Guest Post: Putting the social back into online group travel bookings
With nostalgic, feel-good holidays set to be a key travel trend for 2023, families from all walks of life will be keen to make up for lost time following the COVID-19 restrictions of recent years.
So it’s no surprise to learn that family travel is predicted to rise by 25% this year.
What’s more, just under half of people are likely to take a multi-generational family trip during the next twelve months, with a similar number planning to include extended family members beyond the traditional parents and in-laws.
With this in mind, what can travel sites do to ensure they’re making booking trips as easy and as attractive as possible for larger family groups?
Make group bookings accessible online
Traditionally, if larger groups wanted to book a holiday, they would typically use the services of a travel agent who would be well-versed in the complexities of group bookings.
But as customers have become increasingly adept with purchasing online, they are turning instead to online travel sites to fulfil their group booking requirements.
As Expedia discussed in their travel trends of 2023, travellers want the option to ‘book what they want when they want it’.
In fact, reports suggest that there are over 148 million travel bookings made annually, with online travel sales growing at a rate of 15.4%.
But here lies the problem; travel sites are simply not designed to be easily accessible to groups, particularly those who are dispersed across multiple locations.
In order to fulfil a group booking, a significant amount of dialogue needs to take place in order to agree flight times, hotels, travel arrangements, seating plans, additional baggage, parking fees, in-flight food orders and more - the list is endless.
In addition, if someone isn’t able to make one of the desired times or dates, the entire process invariably starts again from scratch.
Anyone who has been involved in trying to arrange a group travel booking with people who aren’t in the same room as each other will know that it can be a frustratingly long and exhausting process.
By their very nature, group bookings require greater organisation and coordination, which is why it is essential to provide a collaborative and immersive social booking experience for customers whilst they are ‘live’ on the site.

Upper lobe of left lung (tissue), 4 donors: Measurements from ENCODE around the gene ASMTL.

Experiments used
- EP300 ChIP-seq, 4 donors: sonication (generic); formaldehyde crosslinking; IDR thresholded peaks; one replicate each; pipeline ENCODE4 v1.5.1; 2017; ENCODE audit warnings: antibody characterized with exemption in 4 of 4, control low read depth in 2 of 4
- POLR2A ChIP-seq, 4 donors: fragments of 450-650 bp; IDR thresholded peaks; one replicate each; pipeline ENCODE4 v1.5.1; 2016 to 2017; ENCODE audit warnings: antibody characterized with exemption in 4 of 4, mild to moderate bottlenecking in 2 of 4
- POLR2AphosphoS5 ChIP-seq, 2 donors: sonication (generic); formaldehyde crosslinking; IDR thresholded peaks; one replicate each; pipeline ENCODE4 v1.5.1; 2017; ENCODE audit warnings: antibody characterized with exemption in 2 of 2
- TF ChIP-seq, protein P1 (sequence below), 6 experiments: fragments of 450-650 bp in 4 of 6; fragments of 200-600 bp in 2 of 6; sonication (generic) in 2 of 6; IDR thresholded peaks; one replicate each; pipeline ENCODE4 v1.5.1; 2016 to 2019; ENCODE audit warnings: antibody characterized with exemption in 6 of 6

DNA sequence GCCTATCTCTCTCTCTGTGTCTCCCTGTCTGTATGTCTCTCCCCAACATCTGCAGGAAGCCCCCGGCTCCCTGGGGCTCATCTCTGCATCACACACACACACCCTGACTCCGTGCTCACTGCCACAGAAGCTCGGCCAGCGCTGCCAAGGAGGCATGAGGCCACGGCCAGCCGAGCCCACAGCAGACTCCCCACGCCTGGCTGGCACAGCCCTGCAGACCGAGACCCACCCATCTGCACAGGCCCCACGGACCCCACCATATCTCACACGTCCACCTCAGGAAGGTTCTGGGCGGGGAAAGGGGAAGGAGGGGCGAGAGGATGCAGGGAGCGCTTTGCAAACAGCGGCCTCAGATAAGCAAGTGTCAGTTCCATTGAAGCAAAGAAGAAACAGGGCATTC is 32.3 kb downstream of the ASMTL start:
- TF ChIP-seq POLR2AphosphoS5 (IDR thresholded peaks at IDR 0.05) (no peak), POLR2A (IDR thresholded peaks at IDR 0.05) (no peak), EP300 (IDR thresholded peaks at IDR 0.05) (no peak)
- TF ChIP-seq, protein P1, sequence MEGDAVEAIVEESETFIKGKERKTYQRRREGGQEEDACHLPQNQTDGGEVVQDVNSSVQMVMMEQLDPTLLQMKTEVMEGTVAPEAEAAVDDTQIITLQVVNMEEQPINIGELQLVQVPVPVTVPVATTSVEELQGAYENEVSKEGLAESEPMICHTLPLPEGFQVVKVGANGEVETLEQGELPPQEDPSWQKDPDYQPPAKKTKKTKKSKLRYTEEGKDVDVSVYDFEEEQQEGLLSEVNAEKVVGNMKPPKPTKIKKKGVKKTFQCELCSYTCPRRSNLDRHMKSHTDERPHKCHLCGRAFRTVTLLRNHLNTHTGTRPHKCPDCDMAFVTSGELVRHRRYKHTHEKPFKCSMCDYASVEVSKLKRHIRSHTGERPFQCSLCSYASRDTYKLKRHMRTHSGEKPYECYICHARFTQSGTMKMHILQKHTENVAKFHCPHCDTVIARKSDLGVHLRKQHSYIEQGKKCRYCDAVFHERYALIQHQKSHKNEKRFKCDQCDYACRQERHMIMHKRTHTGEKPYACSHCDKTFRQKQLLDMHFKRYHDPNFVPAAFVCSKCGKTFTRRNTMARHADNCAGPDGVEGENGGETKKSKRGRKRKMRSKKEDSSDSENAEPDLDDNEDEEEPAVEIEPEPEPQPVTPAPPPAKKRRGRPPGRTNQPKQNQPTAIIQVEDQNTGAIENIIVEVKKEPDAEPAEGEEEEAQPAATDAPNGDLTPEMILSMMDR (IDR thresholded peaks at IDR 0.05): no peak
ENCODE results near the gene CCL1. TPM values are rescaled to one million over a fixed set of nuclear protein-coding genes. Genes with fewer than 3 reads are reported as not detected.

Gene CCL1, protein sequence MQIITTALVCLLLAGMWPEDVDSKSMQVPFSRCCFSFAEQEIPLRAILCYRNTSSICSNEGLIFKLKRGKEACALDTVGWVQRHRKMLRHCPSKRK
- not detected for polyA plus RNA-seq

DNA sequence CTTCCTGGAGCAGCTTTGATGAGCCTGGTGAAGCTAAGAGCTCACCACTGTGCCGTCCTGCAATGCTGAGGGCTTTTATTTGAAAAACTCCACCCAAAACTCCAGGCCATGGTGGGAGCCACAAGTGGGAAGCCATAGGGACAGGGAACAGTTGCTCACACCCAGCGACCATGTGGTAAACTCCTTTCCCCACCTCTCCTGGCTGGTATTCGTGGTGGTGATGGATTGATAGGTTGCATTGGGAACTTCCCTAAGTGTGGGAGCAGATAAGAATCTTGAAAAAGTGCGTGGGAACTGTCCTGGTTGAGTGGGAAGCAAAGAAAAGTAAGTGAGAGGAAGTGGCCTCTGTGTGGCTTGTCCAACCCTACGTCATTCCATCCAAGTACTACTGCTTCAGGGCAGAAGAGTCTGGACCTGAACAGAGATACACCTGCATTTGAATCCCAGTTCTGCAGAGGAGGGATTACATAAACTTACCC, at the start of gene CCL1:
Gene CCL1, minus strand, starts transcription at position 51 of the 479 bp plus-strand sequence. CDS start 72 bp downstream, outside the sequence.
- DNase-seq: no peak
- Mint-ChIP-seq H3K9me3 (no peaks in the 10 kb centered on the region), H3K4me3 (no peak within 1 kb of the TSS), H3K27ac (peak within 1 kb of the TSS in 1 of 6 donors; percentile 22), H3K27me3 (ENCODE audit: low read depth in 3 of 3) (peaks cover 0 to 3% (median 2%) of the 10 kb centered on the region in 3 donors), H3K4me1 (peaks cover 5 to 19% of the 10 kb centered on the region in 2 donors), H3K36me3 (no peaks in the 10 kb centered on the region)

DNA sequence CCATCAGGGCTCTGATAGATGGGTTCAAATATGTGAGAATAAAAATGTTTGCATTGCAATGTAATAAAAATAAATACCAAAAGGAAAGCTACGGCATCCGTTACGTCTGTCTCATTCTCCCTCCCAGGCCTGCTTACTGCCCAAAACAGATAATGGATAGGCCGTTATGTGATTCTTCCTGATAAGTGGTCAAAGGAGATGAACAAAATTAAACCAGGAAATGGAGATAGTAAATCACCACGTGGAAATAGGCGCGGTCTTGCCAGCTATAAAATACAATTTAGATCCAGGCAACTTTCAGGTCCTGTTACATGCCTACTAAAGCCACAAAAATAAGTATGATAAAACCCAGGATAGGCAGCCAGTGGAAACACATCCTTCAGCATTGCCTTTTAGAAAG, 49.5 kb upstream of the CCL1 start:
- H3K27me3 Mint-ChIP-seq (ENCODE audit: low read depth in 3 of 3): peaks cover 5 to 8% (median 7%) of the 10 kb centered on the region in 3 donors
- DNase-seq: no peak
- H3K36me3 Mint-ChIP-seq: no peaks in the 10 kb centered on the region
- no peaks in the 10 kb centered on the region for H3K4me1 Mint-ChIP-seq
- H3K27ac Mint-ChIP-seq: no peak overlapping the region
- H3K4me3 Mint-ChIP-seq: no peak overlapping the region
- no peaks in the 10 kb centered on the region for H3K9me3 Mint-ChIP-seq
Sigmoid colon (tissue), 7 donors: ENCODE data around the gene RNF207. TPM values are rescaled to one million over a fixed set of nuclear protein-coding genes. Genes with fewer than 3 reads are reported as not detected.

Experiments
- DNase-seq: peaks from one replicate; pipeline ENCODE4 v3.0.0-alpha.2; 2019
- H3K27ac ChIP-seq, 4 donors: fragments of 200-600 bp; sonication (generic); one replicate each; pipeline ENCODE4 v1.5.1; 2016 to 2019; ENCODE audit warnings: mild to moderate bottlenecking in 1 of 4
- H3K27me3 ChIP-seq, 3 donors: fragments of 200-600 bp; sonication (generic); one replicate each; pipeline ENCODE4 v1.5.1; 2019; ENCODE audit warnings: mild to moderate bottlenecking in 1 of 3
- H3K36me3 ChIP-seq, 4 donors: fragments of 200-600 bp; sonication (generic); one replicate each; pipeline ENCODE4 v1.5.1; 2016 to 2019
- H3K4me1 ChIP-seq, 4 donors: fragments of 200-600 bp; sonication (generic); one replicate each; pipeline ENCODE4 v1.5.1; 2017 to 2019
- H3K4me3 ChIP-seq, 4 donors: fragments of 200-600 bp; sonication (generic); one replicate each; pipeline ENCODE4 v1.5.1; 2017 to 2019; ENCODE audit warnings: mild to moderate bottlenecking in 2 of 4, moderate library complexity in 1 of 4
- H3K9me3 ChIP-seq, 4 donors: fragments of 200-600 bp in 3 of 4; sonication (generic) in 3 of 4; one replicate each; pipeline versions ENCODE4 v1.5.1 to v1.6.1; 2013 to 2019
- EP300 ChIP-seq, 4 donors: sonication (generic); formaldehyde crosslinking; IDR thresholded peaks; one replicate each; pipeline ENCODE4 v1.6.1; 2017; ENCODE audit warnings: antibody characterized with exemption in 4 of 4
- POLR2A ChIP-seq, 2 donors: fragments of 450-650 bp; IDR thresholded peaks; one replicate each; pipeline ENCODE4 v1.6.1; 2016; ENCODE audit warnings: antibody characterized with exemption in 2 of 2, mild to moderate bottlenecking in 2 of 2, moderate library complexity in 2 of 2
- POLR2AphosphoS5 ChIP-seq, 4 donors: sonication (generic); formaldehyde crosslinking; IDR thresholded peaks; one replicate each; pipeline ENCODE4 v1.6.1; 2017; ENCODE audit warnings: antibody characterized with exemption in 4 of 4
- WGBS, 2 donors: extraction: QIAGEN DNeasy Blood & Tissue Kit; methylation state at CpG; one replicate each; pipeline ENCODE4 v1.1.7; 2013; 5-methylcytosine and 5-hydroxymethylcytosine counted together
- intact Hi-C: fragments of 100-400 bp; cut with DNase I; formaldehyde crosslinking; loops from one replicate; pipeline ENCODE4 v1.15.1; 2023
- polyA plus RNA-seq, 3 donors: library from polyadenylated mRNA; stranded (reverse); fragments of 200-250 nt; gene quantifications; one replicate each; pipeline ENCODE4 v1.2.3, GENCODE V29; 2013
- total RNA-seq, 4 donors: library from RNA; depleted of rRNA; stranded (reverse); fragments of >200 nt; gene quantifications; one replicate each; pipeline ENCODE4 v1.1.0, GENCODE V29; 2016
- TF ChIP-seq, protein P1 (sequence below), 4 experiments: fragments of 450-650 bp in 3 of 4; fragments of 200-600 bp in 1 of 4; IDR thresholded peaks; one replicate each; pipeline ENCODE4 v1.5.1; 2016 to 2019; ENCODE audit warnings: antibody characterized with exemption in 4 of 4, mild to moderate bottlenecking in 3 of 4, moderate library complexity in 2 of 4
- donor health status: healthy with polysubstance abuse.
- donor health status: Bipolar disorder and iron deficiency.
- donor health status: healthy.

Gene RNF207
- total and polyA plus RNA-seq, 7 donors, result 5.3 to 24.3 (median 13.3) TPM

The trouble is most travel sites don’t offer this kind of functionality. A recent survey conducted by Arival of over 3,500 businesses, found that more than half of day tour operators do not use an online booking system at all.
This puts these businesses at an immediate disadvantage, given that 83% of US adults want to book their trips online and 45% of UK travellers are comfortable researching, planning and booking trips directly from their mobile.
Put the ‘social’ back into group travel bookings
In order to better cater for the needs of larger, multi-generational family groups with a preference for booking online, travel sites must look to incorporate real-time social interaction, effectively providing a ‘live booking’ experience and a real-time connection for users.
This process not only enables group members to share details of the journey with each other as they plan it, but make the final bookings together, too.
A truly social booking experience not only speeds up the process for the customer, but enables the travel site to make more sales and thus generate more revenue.
Furthermore, travel sites gain access to valuable data including price perception and sentiment analysis, giving them a birds-eye view of the customer’s entire booking journey.
Forward thinking online travel companies are already reaping the benefits of a superior customer experience thanks to their integration of this kind of social booking technology, including one of Europe's leading vacation homes rental companies, OYO vacation homes.
The new website add-on which enables online users to invite friends to collaborate in a private, on-site platform to discuss and book their group trip, has already gone live in Germany, The Netherlands, and Denmark, with plans for rollout across the rest of Europe during 2023.
The rapid rate of technology adoption in recent years has been attributed in part to the COVID-19 pandemic forcing businesses and consumers to find new ways of doing business with each other.
In fact, a report by McKinsey revealed that companies have accelerated their digitisation of customer interactions by as much as three to four years.
Despite this advancement, online travel businesses cannot afford to take a breather.
They must continue to innovate in order to stay ahead of the curve and meet the evolving demands of digitally savvy customers, including the desire for a seamless, social online booking experience whether booking for two, ten or twenty people.
About the Author
Doron Luderis the vice president of sales at Joyned – a SaaS solution for travel websites that enables users to book together, taking the group booking experience to the next level.
He is actively involved in Joyned's collaborative initiative to better understand the consumer psychology behind online travel booking.
Specialising in developing a data-centred approach to sales in technology companies, Doron has worked in both enterprise-class organizations and start-ups. He has more than 15 years of experience in disruptive technologies as diverse as cyber security, cloud computing, and robotic process automation.
He has lectured on topics as varied as task automation for finance teams to visual test automation best practices. Doron has previously been an advisor for start-ups and VCs, as well as a judge on the prestigious Mass Challenge accelerator programme.